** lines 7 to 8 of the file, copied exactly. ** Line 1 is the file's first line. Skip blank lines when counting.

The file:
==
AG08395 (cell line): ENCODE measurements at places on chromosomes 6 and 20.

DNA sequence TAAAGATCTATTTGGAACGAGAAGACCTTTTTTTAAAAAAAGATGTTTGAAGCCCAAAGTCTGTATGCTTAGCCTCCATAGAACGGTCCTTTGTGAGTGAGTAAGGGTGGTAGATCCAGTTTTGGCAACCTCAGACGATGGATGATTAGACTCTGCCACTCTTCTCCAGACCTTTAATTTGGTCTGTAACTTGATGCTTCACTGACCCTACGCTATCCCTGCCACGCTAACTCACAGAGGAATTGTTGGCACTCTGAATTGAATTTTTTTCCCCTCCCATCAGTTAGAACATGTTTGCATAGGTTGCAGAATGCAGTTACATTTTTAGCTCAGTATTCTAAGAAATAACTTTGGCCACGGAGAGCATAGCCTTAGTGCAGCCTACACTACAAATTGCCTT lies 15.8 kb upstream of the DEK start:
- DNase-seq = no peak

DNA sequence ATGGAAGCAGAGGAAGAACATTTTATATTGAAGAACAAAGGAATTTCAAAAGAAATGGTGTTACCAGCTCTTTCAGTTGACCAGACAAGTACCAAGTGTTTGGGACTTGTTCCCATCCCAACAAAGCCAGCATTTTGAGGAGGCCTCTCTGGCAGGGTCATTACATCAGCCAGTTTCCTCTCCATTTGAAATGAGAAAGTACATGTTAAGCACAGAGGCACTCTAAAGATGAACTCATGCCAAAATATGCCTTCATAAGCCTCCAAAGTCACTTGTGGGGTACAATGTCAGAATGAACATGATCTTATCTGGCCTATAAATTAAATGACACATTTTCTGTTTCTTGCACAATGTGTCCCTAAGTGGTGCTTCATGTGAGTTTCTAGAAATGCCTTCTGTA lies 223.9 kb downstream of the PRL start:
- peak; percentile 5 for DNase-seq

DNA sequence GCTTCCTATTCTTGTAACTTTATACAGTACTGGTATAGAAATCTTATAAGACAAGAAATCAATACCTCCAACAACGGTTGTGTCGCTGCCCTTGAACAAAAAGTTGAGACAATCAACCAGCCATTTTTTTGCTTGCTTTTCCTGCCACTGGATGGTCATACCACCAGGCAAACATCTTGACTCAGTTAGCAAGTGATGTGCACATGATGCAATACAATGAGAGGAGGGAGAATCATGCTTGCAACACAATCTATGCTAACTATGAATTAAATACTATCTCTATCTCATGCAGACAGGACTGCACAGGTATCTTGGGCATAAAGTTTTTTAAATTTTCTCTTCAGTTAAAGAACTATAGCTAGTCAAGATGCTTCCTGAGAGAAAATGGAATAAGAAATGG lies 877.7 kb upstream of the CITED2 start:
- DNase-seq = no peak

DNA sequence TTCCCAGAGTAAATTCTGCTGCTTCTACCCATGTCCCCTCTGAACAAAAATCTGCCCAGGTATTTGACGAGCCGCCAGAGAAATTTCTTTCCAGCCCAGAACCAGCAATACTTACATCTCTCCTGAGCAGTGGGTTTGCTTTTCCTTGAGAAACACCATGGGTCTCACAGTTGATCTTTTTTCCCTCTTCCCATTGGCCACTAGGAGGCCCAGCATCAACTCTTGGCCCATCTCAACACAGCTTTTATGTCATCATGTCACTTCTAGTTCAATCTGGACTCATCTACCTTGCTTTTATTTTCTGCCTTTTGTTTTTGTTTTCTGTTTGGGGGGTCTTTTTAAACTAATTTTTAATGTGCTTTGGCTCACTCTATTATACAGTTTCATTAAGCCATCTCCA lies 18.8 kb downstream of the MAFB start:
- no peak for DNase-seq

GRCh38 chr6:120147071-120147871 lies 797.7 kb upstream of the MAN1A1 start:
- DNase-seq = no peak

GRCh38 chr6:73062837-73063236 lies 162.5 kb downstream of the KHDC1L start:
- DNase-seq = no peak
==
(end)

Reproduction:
- DNase-seq = no peak

DNA sequence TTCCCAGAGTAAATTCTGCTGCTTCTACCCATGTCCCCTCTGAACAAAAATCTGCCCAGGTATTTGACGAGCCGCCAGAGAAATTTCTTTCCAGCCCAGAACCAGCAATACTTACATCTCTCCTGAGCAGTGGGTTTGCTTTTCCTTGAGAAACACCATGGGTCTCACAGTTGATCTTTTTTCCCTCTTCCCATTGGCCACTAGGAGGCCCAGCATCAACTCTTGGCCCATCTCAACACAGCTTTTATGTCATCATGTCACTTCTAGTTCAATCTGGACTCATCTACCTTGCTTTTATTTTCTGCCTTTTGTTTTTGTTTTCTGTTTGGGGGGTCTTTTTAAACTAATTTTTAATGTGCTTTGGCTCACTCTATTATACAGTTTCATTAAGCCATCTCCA lies 18.8 kb downstream of the MAFB start: